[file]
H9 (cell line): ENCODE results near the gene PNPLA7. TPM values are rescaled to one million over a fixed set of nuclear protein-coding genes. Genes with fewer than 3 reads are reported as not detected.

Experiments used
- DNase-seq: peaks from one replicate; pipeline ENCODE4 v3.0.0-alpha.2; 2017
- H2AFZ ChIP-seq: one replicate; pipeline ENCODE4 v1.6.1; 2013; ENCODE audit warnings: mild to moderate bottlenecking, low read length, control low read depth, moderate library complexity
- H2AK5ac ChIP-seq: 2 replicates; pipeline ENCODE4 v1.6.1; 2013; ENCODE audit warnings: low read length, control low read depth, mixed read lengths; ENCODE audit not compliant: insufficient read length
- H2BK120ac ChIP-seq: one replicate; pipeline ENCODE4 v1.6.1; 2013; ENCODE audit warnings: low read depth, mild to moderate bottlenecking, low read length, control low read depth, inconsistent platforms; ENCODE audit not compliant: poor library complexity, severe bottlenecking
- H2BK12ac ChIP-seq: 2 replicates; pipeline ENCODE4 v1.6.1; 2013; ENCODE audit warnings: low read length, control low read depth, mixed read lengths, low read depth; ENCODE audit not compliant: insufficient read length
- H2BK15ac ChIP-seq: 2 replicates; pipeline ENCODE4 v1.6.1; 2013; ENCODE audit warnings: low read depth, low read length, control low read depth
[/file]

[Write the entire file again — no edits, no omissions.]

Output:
H9 (cell line): ENCODE results near the gene PNPLA7. TPM values are rescaled to one million over a fixed set of nuclear protein-coding genes. Genes with fewer than 3 reads are reported as not detected.

Experiments used
- DNase-seq: peaks from one replicate; pipeline ENCODE4 v3.0.0-alpha.2; 2017
- H2AFZ ChIP-seq: one replicate; pipeline ENCODE4 v1.6.1; 2013; ENCODE audit warnings: mild to moderate bottlenecking, low read length, control low read depth, moderate library complexity
- H2AK5ac ChIP-seq: 2 replicates; pipeline ENCODE4 v1.6.1; 2013; ENCODE audit warnings: low read length, control low read depth, mixed read lengths; ENCODE audit not compliant: insufficient read length
- H2BK120ac ChIP-seq: one replicate; pipeline ENCODE4 v1.6.1; 2013; ENCODE audit warnings: low read depth, mild to moderate bottlenecking, low read length, control low read depth, inconsistent platforms; ENCODE audit not compliant: poor library complexity, severe bottlenecking
- H2BK12ac ChIP-seq: 2 replicates; pipeline ENCODE4 v1.6.1; 2013; ENCODE audit warnings: low read length, control low read depth, mixed read lengths, low read depth; ENCODE audit not compliant: insufficient read length
- H2BK15ac ChIP-seq: 2 replicates; pipeline ENCODE4 v1.6.1; 2013; ENCODE audit warnings: low read depth, low read length, control low read depth